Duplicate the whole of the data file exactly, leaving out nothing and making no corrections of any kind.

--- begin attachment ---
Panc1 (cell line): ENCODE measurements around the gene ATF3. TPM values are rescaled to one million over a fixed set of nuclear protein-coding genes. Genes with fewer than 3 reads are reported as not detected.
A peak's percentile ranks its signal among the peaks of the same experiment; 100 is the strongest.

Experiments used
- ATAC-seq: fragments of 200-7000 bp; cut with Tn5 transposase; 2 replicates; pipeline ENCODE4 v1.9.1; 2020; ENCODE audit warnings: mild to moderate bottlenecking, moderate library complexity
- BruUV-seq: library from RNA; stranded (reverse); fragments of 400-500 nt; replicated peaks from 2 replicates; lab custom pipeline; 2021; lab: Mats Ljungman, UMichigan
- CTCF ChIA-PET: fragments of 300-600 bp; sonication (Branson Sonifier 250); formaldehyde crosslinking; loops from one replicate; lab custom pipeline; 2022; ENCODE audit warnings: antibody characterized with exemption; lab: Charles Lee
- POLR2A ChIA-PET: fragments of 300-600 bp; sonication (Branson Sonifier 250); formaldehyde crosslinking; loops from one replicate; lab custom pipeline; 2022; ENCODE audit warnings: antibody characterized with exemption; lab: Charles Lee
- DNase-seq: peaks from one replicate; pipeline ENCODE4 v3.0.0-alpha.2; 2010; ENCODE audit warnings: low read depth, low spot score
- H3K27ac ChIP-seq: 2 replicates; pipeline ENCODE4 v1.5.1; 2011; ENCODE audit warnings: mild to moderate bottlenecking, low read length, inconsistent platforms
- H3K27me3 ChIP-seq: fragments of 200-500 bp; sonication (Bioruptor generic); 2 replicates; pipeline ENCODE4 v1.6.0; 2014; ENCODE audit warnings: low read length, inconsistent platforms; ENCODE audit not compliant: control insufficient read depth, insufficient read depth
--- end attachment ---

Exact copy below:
Panc1 (cell line): ENCODE measurements around the gene ATF3. TPM values are rescaled to one million over a fixed set of nuclear protein-coding genes. Genes with fewer than 3 reads are reported as not detected.
A peak's percentile ranks its signal among the peaks of the same experiment; 100 is the strongest.

Experiments used
- ATAC-seq: fragments of 200-7000 bp; cut with Tn5 transposase; 2 replicates; pipeline ENCODE4 v1.9.1; 2020; ENCODE audit warnings: mild to moderate bottlenecking, moderate library complexity
- BruUV-seq: library from RNA; stranded (reverse); fragments of 400-500 nt; replicated peaks from 2 replicates; lab custom pipeline; 2021; lab: Mats Ljungman, UMichigan
- CTCF ChIA-PET: fragments of 300-600 bp; sonication (Branson Sonifier 250); formaldehyde crosslinking; loops from one replicate; lab custom pipeline; 2022; ENCODE audit warnings: antibody characterized with exemption; lab: Charles Lee
- POLR2A ChIA-PET: fragments of 300-600 bp; sonication (Branson Sonifier 250); formaldehyde crosslinking; loops from one replicate; lab custom pipeline; 2022; ENCODE audit warnings: antibody characterized with exemption; lab: Charles Lee
- DNase-seq: peaks from one replicate; pipeline ENCODE4 v3.0.0-alpha.2; 2010; ENCODE audit warnings: low read depth, low spot score
- H3K27ac ChIP-seq: 2 replicates; pipeline ENCODE4 v1.5.1; 2011; ENCODE audit warnings: mild to moderate bottlenecking, low read length, inconsistent platforms
- H3K27me3 ChIP-seq: fragments of 200-500 bp; sonication (Bioruptor generic); 2 replicates; pipeline ENCODE4 v1.6.0; 2014; ENCODE audit warnings: low read length, inconsistent platforms; ENCODE audit not compliant: control insufficient read depth, insufficient read depth